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In general there is no relationship between stochastic matrices and unitary matrices because they are used in different fields.
The stochastic matrix presents all the non-negative elements with sum on each row (or column) equal to 1.

The unitary matrix, if real, presents inverse and transposed equal to each other.

Is a unit matrix (or identity matrix) an example of stochastic & unitary matrix at same time ?

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  • $\begingroup$ "Is a unit matrix (or identity matrix) an example of stochastic & unitary matrix at same time" - yes. It is both stochastic (actually even left and right stochastic!) and unitary. Same is true for an exchange matrix btw (all ones on its antidiagonal). $\endgroup$ – Florian Jul 20 '18 at 20:39
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The only matrices that are both stochastic and unitary are permutation matrices (i.e. those with one $1$ in each row and in each column). Let the rows be vectors $a_i$ with entries $a_{ij}$. Firstly, note that to be unitary we need $a_i^{\dagger}a_i = 1$; to be stochastic, $1^{\dagger}a_i = 1$, where $1 = (1,1,\dotsc,1)$, and we also need $a_{ij}>0$. It follows that $0 \leq a_{ij} \leq 1 $, since each summand in a sum of positive numbers is smaller than the sum. Of course this condition also means that $a_i^{\dagger}=a_i^T$. By subtracting, we find $$ (1-a_i)^Ta_i = 0. $$ But this is the same as $$ \sum_j (1-a_{ij})a_{ij} = 0, $$ and since $0 \leq a_{ij} \leq 1 $, every term in this sum is nonnegative. Hence every term is zero, so $a_{ij}$ is either $0$ or $1$. There can then only be exactly one nonzero entry in $a_i$ since $\sum_j a_{ij} = 1$. Since $a_i^T a_j = 0$ for orthogonality, we also find that each column can only have one nonzero term in it (if there were more, the corresponding vectors would not be orthogonal). Hence the matrix is as stated, with one $1$ in each row and in each column. It is easy to check that every such matrix is both stochastic and unitary.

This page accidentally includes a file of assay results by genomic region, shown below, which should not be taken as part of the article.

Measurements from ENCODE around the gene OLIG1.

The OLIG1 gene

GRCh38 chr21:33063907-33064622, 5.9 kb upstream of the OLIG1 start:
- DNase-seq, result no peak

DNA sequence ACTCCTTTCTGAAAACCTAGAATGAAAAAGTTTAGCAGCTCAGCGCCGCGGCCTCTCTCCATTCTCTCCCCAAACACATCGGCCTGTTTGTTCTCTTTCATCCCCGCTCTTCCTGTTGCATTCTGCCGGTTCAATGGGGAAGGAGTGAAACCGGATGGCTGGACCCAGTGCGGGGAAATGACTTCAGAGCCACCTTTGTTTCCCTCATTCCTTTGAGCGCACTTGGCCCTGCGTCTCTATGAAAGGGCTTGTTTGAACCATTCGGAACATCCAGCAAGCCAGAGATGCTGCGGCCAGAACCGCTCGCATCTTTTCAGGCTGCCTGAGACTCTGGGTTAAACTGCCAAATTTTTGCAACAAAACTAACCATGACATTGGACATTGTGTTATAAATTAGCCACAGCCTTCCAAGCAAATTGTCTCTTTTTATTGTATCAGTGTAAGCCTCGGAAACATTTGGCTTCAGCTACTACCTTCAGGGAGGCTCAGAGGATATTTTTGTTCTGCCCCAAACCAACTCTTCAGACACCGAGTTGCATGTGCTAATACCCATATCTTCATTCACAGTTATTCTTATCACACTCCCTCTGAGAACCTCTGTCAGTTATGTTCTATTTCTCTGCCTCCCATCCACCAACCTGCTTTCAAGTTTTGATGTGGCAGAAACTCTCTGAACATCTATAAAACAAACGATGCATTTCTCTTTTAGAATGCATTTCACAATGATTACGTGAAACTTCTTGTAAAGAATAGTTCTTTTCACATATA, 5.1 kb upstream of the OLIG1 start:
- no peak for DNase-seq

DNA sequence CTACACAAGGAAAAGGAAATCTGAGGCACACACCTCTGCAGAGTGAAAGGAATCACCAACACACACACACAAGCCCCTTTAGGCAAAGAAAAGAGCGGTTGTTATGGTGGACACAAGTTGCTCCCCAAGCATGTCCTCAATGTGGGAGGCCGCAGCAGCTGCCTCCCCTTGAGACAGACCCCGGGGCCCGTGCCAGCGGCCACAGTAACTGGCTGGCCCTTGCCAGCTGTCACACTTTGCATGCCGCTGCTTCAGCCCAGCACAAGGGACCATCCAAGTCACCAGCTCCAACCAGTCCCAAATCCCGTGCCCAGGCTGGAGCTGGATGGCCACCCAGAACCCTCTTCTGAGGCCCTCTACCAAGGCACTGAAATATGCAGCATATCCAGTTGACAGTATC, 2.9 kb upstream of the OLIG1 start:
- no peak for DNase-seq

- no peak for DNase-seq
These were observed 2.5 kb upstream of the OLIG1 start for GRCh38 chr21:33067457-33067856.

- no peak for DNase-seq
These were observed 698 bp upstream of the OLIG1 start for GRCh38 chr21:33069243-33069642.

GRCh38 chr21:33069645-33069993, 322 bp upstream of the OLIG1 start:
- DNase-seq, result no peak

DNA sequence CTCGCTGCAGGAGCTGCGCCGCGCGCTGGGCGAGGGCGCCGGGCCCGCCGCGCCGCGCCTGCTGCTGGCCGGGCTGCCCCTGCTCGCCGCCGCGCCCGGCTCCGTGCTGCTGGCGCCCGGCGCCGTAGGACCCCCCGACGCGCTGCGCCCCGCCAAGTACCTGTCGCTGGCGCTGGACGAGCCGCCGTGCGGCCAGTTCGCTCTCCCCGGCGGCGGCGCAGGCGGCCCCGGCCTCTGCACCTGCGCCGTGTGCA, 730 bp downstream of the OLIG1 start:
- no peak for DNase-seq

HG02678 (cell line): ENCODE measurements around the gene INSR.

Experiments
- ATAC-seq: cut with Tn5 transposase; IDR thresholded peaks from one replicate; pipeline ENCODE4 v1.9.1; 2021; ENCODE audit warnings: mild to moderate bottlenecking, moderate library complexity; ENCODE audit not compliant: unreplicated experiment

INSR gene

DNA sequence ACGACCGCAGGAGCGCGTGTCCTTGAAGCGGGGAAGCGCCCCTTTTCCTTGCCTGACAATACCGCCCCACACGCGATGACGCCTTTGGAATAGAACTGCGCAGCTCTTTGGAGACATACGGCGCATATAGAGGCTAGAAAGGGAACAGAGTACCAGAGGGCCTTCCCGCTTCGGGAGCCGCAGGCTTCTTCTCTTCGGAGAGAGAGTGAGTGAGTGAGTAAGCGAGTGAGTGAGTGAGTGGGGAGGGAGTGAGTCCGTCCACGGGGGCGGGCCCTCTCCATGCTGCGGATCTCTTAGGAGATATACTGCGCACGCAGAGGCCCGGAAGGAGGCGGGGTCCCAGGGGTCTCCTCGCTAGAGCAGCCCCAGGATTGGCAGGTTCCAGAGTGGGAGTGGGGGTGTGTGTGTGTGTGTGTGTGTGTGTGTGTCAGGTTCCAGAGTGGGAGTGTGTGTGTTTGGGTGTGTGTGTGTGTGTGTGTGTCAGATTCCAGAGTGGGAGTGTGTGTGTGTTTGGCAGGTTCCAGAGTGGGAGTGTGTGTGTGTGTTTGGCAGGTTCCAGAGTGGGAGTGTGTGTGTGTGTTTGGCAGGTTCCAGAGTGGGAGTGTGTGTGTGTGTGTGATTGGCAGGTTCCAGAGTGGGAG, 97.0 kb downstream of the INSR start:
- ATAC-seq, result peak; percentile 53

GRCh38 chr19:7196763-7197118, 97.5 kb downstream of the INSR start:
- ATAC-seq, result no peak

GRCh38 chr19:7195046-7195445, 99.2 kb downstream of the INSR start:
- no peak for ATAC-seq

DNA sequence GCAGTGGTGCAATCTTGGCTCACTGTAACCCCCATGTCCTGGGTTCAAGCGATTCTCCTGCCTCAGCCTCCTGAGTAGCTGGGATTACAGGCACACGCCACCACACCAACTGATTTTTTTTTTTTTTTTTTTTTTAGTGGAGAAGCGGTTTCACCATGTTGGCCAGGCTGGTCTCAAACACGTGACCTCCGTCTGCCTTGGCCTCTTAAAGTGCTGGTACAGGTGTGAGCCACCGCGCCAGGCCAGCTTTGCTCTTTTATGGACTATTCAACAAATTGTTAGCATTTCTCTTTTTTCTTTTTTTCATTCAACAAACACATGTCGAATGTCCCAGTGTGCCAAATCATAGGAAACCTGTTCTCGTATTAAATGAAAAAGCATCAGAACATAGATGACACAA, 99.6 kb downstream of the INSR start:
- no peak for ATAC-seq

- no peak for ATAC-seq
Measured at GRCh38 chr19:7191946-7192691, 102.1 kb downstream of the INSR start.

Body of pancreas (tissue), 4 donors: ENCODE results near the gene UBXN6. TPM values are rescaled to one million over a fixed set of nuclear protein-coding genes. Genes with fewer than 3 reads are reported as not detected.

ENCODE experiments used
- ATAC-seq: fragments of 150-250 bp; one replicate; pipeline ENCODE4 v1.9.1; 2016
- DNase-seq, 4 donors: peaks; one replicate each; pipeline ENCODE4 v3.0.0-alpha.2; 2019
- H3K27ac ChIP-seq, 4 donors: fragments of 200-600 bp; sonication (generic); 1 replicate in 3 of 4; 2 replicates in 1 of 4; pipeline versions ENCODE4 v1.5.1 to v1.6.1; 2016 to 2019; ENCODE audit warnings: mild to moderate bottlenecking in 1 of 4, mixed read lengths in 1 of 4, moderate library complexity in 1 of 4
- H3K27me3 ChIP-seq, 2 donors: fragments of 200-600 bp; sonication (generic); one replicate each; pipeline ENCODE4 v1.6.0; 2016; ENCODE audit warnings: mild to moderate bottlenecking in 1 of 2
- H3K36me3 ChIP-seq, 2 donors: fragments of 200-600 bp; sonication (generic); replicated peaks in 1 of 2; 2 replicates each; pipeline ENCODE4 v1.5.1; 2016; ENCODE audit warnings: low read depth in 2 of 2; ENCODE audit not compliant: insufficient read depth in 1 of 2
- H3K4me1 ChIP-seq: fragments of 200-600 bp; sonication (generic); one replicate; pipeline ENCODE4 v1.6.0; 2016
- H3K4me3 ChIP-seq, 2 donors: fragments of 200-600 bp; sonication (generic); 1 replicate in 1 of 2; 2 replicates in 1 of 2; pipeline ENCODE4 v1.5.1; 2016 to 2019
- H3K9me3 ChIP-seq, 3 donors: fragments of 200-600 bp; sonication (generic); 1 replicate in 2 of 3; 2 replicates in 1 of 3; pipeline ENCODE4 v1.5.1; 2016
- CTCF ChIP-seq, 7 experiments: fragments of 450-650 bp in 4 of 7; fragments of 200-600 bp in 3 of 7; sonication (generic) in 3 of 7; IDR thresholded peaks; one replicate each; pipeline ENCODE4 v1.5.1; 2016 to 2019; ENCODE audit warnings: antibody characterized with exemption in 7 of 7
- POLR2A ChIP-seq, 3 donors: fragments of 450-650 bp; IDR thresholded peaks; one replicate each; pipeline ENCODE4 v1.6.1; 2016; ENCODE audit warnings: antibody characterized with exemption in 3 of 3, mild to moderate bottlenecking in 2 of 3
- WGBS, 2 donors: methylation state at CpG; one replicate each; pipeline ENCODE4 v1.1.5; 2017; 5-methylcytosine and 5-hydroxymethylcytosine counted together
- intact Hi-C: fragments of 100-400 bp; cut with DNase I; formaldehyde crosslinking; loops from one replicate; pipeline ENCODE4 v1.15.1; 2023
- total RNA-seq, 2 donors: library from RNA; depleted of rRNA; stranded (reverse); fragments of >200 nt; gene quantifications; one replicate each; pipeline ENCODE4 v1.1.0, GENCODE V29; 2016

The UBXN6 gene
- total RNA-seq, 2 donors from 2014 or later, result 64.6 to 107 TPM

(We also see therefore that every stochastic unitary matrix is actually doubly stochastic.)

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  • $\begingroup$ Thanks for answer, I read better now but I don't understand well why they tell also that "doubly stochastic matrices is a convex polytope known as the Birkhoff polytope" $\endgroup$ – user3520363 Jul 20 '18 at 21:06

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